Yesterday we flew back to Portland. I sat next to a couple that operated with different travel methods than our family. I can't begin to guess their thinking, yet I can tell you that it was quite the opposite of what I've learned if they were attempting to avoid jet lag. They split 10 Miller Lites between the two of them and 3 cups of coffee each on a 4:45 minute flight from ATL to PDX. No doubt the numbing effect was in play as the man passed out, spilled one beer on his tray and himself, and was slurring his speech by the time we hit our descent. I'm not here to judge this couple's behavior. I'm here to tell you what is ideal for combating the effects of cross-country travel and jet lag.
Our bodies' circadian rhythms are heavily affected when shifting through multiple time zones quickly. The term circadian combines two Latin words, circa (approximate) and dies (day), indicating approximately "one day" Jet lag is truly a sleep-wake disorder for our circadian clocks dictated on a 24-hour cycle. It's vital to protect our body's natural biological clock for our metabolic health and our risk for cancer.1 2
Here are my favorite methods to utilize when traveling by plane across time zones.
Light management. Avoid blue light and consume natural light. Our clocks tie directly to melatonin, the sleep hormone. Melatonin is secreted by our pineal gland, telling our brain to power down for rest. It's quickly suppressed by bright light. This is why I try and avoid screen time at night and actively use my blue-light-blocking glasses. In contrast, getting natural light in the AM helps anchor our bodies (and cells) to our new cycle. Taking a melatonin supplement can be an option, though I always prefer natural methods before leaning into a supplemental.3
Shift your sleep time ahead of travel, and ease into the new time zone. As the video I've linked below states, we can naturally shift our clocks by 1 to 2 hours. To take advantage of this skill and ease into our new time zone, we need to adjust our sleep time based on the time zone we are traveling to by one hour per day until we are synced to the new 'clock' and the sun. I love blackout curtains in hotel rooms because it's easy for me to shift sleep by getting my space as dark as possible regardless of sunlight.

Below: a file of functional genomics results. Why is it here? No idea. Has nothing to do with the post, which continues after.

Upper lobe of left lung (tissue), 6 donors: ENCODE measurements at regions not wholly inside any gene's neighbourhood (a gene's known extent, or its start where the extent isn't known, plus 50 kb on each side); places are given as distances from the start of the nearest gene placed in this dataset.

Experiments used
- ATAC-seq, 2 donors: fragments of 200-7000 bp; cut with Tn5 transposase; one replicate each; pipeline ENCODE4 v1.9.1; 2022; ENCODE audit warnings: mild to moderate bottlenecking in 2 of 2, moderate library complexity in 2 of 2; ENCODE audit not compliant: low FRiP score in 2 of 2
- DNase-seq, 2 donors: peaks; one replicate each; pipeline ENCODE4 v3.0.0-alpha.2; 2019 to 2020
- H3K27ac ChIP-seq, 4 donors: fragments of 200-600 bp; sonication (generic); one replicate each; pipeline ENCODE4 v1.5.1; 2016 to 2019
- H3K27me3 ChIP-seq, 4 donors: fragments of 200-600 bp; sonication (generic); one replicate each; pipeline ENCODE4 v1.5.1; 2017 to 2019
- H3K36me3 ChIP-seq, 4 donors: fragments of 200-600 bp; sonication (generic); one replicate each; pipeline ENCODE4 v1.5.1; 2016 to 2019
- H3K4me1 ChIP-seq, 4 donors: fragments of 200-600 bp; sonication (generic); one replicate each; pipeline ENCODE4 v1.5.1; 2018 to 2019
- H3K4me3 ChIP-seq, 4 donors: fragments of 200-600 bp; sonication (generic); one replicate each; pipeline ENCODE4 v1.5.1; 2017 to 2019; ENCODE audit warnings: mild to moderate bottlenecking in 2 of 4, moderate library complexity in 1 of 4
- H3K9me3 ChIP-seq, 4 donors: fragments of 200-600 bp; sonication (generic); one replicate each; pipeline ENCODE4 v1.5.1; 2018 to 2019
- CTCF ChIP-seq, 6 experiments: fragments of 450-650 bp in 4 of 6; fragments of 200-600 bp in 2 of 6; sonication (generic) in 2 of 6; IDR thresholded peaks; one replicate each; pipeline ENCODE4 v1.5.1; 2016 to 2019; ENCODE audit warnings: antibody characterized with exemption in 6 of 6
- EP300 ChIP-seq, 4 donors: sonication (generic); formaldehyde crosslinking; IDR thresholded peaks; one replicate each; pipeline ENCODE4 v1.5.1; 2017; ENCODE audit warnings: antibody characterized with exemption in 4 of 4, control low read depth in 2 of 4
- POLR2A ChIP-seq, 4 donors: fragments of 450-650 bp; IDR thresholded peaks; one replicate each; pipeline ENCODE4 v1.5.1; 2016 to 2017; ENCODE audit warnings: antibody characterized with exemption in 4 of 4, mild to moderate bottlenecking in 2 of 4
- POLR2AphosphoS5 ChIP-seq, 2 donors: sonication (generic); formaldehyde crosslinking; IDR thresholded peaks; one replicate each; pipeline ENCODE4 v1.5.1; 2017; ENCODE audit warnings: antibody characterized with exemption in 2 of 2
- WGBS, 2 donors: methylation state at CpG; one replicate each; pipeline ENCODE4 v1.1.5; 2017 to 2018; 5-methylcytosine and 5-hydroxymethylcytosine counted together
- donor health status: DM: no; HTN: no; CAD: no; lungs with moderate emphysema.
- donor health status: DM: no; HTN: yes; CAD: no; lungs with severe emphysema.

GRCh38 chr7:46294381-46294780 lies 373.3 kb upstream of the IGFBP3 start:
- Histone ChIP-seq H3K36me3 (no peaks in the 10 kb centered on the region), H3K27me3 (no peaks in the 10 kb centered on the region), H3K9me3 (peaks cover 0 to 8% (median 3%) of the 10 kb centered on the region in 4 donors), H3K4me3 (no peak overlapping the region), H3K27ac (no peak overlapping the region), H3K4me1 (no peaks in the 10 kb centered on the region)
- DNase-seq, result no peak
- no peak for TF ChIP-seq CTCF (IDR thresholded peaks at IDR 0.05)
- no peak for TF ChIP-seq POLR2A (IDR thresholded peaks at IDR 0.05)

Temperature regulation can play a crucial role in healthy sleep.4 I've talked about cold exposure and showering for health previously, though I haven't highlighted temperature’s role in our sleep cycle. You might be surprised to learn that the ideal sleep temperature is between 60 and 67 degrees Fahrenheit. The bottom line is that our body cools as it readies for sleep and warms as we produce energy for wakefulness. This may sound contradictory whether you've been in a cold Casino where they attempt to keep you alert to help you gamble more or a warm bath that enables you to ease into sleep. The reason the above scenarios work is because they produce the opposite effect on the body. Our core temperature adjusts to our external temps. I like taking a warm bath or having a sauna session an hour or two before bed to prime my body for an ideal cycle of sleep.
Meal timing is a potent control factor of our body's circadian rhythms. We can strategically avoid food by using intermittent fasting to lessen the impact on our circadian rhythms.5 Additionally, I practice intentional hydration due to the low humidity on a plane, drinking plenty of water (this trip, I brought LMNT), and (unlike my traveling neighbors) avoid coffee and alcohol as it's a diuretic. As a bonus, when I am ready to eat, I try and consume leafy greens and a little bit of dark chocolate. The fiber-rich greens aid in deep wave sleep and the flavonoids in dark chocolate may help with cognitive functioning and restfulness.6
Here's a video on jet lag and shifting sleep times. 📺